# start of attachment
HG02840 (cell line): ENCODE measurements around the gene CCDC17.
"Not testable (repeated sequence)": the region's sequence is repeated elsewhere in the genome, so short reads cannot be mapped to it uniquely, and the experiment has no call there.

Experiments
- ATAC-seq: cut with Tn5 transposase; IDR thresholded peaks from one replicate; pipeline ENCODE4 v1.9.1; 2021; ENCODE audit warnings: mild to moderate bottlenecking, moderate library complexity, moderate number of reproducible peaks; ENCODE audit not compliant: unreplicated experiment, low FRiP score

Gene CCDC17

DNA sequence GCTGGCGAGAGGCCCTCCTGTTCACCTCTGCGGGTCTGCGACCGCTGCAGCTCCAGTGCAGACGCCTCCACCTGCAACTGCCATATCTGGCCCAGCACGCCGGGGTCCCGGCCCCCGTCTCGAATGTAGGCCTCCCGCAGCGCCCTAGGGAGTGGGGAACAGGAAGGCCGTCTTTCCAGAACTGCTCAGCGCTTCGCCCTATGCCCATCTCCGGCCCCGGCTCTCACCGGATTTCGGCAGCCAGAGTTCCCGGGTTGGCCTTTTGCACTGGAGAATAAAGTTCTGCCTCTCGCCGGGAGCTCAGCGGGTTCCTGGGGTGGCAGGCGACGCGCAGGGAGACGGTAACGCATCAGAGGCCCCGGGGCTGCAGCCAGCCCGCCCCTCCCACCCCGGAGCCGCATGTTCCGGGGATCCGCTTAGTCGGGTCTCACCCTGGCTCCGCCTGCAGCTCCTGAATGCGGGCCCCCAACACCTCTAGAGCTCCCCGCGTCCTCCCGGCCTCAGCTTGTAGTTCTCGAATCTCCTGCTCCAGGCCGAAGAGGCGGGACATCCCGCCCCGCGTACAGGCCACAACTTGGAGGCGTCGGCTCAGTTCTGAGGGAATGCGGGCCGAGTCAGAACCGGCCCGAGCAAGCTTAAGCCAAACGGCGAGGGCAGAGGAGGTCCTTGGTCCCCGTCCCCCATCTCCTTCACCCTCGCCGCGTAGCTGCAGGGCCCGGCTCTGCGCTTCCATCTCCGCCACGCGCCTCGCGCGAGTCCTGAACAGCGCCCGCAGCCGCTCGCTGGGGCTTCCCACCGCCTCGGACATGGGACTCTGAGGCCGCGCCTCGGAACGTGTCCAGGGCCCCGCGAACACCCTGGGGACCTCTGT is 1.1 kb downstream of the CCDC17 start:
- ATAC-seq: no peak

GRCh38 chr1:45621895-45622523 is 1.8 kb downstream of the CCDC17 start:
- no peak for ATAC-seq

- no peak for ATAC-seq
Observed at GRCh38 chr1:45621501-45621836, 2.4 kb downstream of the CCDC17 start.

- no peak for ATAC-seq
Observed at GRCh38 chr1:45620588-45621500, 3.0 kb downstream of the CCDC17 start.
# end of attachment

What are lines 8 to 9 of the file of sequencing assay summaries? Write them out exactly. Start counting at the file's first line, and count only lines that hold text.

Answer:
GRCh38 chr1:45621895-45622523 is 1.8 kb downstream of the CCDC17 start:
- no peak for ATAC-seq